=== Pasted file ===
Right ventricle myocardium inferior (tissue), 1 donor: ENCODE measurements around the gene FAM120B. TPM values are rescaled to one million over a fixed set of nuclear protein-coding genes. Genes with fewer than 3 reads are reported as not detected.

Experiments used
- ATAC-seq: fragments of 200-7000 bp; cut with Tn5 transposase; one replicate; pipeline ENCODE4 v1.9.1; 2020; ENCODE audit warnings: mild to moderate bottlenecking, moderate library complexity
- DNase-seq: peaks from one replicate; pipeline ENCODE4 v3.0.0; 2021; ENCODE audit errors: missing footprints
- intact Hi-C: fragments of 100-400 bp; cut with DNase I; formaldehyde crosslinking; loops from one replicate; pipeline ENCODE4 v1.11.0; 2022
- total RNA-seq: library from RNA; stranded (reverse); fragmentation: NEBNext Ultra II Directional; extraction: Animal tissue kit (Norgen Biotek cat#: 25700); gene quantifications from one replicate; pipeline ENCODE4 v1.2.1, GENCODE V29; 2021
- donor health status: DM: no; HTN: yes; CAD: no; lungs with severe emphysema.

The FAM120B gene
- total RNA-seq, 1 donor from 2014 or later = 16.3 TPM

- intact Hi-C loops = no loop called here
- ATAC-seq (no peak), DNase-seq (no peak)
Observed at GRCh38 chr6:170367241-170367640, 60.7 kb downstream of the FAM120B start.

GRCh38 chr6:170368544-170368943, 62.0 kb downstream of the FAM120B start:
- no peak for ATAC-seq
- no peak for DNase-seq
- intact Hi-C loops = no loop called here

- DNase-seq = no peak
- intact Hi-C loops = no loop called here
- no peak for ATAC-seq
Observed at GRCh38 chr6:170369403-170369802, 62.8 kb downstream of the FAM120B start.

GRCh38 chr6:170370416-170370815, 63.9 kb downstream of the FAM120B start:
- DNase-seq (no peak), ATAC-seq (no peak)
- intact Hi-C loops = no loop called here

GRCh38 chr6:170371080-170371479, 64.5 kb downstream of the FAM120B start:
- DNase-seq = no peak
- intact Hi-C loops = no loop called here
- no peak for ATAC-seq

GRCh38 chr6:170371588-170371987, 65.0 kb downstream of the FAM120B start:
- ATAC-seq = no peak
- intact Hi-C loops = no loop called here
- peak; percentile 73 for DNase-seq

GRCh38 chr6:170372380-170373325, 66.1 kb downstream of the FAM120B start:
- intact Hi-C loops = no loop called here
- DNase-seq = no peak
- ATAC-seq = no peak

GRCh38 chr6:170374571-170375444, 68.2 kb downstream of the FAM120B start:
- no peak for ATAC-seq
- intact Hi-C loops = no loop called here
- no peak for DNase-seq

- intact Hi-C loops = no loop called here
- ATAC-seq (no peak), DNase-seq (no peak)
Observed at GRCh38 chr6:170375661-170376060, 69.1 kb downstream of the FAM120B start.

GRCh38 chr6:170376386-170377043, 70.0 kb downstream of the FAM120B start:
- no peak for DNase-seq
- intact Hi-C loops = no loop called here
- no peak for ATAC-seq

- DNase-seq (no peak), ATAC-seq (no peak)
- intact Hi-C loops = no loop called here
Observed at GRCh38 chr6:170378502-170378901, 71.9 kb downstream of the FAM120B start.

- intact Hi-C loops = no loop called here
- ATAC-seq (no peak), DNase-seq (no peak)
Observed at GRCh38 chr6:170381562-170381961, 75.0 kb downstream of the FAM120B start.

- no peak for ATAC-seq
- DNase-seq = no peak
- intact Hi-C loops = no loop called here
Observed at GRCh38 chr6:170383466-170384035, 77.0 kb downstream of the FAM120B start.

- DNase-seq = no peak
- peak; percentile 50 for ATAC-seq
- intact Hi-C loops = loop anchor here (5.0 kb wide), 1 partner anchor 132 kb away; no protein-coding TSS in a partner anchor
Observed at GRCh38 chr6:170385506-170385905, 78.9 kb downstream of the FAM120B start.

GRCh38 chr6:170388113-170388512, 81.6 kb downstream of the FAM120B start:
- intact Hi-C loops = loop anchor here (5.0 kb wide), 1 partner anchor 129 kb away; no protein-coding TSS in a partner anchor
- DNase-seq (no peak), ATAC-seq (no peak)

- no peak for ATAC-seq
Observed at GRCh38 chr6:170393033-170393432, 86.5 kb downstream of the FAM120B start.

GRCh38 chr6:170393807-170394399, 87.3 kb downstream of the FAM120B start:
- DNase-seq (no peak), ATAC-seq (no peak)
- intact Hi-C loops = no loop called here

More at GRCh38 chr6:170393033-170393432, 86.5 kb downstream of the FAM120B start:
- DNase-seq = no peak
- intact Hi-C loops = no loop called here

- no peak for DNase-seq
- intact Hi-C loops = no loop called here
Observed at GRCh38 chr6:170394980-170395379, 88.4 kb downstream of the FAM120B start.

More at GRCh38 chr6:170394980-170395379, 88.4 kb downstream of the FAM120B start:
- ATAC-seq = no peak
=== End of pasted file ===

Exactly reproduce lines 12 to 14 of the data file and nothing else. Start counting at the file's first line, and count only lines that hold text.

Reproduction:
Observed at GRCh38 chr6:170367241-170367640, 60.7 kb downstream of the FAM120B start.

GRCh38 chr6:170368544-170368943, 62.0 kb downstream of the FAM120B start:
- no peak for ATAC-seq